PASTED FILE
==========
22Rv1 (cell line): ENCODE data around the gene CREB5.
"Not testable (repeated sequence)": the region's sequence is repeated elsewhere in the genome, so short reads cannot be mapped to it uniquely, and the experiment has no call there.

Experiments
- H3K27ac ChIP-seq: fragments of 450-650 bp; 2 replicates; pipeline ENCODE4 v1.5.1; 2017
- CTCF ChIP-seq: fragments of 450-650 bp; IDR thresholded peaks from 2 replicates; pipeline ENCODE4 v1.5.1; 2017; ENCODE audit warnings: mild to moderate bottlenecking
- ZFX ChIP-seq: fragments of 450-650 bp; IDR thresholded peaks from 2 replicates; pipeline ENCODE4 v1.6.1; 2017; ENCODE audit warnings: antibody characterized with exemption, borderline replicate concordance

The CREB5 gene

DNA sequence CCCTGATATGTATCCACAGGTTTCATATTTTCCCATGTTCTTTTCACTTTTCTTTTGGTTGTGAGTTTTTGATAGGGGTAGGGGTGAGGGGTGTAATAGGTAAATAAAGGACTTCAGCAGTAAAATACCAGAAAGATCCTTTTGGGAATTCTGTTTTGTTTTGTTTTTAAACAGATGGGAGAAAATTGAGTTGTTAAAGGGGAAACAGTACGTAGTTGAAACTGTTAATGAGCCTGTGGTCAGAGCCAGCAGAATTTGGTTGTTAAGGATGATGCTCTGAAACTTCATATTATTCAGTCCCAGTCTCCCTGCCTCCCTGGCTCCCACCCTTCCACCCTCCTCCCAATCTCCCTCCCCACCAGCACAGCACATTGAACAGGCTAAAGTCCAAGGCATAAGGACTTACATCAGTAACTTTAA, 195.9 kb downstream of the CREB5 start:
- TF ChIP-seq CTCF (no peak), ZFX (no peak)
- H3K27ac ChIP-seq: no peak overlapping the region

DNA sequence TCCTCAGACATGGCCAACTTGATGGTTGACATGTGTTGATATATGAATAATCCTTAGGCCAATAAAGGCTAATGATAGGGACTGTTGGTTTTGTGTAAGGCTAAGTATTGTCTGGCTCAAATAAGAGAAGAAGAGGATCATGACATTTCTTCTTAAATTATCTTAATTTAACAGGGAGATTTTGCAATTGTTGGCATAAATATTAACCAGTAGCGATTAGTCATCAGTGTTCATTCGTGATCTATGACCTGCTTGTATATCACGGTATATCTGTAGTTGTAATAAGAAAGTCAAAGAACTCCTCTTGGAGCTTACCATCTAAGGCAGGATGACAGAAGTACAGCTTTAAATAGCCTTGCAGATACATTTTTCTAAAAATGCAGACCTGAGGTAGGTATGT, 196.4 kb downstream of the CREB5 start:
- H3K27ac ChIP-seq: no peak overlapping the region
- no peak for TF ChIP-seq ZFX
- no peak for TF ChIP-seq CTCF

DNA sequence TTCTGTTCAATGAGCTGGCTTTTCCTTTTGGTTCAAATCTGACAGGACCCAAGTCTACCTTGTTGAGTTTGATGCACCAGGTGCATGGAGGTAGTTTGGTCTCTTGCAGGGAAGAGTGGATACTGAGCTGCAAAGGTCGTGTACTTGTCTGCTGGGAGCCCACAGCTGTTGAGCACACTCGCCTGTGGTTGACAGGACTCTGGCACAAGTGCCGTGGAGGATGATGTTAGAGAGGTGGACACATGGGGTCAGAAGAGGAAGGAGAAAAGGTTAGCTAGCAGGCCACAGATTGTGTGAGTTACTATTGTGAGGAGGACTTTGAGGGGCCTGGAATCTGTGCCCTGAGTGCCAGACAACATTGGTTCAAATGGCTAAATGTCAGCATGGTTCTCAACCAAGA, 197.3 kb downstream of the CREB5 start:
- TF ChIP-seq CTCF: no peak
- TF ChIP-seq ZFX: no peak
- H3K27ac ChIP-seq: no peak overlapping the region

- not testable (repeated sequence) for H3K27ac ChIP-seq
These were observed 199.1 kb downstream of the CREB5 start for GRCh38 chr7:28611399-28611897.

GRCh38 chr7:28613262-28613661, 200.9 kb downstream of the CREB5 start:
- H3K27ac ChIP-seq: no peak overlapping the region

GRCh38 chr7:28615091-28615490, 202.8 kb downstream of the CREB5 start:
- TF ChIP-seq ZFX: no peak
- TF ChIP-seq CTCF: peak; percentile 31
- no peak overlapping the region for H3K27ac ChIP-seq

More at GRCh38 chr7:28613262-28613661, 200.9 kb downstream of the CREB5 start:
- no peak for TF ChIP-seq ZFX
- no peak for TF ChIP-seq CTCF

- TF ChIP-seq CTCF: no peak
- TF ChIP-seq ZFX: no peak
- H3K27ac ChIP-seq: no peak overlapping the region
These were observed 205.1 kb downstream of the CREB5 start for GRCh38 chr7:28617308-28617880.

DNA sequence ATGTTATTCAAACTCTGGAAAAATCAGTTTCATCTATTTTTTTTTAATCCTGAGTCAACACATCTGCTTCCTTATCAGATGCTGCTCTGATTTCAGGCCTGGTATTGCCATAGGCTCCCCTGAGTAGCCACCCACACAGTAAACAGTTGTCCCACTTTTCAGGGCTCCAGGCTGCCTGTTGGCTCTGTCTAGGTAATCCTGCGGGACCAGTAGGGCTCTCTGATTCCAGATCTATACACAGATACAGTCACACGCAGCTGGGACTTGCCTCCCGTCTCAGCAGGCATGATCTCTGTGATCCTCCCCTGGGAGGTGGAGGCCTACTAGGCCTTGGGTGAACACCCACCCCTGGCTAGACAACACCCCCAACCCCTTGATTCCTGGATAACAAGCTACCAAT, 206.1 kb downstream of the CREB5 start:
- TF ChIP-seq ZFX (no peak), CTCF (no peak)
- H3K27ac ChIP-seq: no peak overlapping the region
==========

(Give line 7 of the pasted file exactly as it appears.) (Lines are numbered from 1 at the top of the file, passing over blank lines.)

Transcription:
The CREB5 gene